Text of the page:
Renovation of ŠKODA 935 Dynamic

At the end of the 1930s, the Czechoslovak automotive market leader from Mladá Boleslav supplied 7,677 cars to customers in a year. The firm currently produces almost 115 times more vehicles per year. Around five million cars were produced in the firm’s first 96 years before its acquisition by Volkswagen Group. It took just 15 years to make the next five million. And the pace of manufacture continues to rise.

Driven till they fell apart

Statistics may be dull, but they tell us something about the availability of vehicles from various periods of history: the handful of preserved LAURIN & KLEMENT cars hardly ever appear in ordinary ads or auctions. The supply of interwar production is also fairly limited, especially if you are looking for a roadworthy and relatively original car. Just around 5% of the veterans of all marques sold in the main international markets in 2018 were pre-war models. What’s more, we have to consider the fact that the vast majority of cars made in that period were driven till they fell apart. Then they were melted down or, in the better-case scenario, were converted into small tractors and the like by amateurs.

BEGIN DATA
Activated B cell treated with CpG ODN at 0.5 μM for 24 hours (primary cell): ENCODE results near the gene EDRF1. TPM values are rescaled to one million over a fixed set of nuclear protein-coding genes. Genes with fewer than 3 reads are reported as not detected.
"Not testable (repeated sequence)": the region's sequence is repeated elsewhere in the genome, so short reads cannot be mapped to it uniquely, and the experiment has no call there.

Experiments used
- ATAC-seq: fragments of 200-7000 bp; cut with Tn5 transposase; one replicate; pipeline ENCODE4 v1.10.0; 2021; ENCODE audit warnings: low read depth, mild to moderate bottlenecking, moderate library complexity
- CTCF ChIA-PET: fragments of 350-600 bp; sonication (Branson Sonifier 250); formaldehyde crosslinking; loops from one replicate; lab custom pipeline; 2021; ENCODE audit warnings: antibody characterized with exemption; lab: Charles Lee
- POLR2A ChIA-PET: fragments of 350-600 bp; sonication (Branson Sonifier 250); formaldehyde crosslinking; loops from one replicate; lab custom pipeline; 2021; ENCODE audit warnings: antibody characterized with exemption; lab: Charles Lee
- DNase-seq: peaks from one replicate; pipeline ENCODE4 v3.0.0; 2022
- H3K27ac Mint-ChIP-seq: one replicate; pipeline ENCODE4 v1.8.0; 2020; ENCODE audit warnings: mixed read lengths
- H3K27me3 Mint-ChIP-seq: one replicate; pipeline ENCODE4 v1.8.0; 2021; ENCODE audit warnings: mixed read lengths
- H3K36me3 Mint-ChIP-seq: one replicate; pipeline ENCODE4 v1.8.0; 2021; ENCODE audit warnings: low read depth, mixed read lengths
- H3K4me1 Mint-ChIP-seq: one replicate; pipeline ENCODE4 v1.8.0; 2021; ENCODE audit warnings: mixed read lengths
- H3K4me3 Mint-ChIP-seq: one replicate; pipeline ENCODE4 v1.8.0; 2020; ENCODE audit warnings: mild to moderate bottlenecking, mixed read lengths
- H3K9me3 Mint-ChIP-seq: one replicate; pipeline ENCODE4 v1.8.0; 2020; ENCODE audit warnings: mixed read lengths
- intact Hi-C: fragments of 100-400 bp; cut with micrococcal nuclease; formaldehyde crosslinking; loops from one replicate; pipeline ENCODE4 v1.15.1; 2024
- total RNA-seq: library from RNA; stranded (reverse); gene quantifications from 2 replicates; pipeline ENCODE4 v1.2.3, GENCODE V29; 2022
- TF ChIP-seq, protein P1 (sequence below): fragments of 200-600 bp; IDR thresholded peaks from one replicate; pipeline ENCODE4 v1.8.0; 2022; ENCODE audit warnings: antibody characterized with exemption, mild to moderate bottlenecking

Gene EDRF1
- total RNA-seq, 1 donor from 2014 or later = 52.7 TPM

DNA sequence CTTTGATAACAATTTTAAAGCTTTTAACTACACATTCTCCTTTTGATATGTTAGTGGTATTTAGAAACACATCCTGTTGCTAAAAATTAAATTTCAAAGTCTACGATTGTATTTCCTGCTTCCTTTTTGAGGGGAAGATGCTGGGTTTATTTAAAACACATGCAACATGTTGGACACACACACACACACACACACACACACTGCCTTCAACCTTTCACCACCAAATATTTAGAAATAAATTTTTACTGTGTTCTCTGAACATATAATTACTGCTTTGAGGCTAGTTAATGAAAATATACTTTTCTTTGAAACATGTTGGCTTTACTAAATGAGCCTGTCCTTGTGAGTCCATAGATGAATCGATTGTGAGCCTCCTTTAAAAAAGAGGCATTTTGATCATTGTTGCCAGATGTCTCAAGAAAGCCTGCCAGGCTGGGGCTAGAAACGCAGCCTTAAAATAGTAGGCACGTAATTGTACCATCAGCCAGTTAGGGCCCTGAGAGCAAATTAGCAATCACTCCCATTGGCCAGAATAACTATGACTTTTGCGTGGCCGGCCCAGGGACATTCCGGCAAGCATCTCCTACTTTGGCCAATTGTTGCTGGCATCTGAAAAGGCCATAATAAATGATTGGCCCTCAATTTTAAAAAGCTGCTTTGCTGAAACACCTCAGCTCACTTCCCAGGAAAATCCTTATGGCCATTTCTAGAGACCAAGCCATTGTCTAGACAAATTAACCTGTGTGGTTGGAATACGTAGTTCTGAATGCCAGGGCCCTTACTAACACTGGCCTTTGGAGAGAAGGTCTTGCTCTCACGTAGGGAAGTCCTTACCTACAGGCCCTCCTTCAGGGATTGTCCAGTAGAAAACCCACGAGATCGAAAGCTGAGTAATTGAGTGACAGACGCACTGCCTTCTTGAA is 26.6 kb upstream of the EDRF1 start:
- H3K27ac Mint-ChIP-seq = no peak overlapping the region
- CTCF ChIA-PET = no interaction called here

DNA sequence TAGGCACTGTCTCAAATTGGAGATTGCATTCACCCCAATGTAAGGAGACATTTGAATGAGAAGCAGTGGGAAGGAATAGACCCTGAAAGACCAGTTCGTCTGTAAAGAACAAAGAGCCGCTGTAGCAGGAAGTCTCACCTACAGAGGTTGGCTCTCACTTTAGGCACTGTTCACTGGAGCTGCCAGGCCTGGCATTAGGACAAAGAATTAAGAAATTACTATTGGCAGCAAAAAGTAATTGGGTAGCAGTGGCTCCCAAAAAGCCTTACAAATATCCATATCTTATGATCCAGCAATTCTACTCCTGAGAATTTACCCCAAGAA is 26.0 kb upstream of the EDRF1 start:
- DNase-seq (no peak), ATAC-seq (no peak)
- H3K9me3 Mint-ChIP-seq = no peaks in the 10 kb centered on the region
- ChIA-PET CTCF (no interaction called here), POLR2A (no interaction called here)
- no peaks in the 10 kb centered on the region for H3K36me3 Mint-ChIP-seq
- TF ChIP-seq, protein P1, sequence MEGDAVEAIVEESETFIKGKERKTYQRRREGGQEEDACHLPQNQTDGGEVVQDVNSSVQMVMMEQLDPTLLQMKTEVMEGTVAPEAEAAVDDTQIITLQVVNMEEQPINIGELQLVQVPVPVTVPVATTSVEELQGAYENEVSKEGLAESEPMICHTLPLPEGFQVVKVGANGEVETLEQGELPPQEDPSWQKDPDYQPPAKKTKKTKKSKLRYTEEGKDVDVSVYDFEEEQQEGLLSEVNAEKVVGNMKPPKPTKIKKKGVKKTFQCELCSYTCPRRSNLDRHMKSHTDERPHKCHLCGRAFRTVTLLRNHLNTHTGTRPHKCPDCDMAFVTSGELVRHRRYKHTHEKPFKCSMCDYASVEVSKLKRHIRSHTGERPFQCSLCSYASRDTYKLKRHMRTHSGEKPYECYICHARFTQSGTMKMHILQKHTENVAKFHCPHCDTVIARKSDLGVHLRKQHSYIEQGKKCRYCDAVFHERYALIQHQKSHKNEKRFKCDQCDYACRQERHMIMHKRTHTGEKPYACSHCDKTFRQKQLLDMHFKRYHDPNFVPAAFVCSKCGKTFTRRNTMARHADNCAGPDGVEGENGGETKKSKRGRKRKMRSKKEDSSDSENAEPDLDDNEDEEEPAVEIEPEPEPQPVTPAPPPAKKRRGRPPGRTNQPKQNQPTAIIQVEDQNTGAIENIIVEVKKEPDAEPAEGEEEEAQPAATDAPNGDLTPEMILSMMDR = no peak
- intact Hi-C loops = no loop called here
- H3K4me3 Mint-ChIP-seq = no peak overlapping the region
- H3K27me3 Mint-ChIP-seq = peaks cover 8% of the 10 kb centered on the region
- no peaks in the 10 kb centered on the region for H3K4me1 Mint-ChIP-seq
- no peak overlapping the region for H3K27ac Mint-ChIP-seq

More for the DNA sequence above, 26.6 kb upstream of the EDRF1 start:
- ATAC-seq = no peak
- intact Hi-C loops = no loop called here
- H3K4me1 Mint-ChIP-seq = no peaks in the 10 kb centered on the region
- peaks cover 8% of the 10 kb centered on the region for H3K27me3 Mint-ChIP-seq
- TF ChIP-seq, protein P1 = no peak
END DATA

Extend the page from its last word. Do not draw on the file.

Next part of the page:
At a very rough estimate, one twentieth of the cars made before 1945 survived into the twenty-first century; the survival rate is higher among exceptional models, and above all sports and luxury models. For that reason, there is only a wide range of ŠKODA cars from the past half-century, but here the big supply meets an even bigger demand.

Petr Ort, a valuation specialist, court expert on economics and lifelong veteran collector, says: “One interesting, somewhat illogical, but statistically provable phenomenon is the fall in prices of pre-war cars on the international market. The high prices of renovation work need not correspond to the market price, no original spare parts exist and some are practically impossible to make new (like crankshafts). What’s more, these cars are unsuitable for ordinary road use today. Feeble brakes or lights, low top speeds, not to mention passive safety features. Behavioural economics says that a large proportion of collectors are either looking for their dad’s car or a model they once desired but couldn’t afford.”

Petr Ort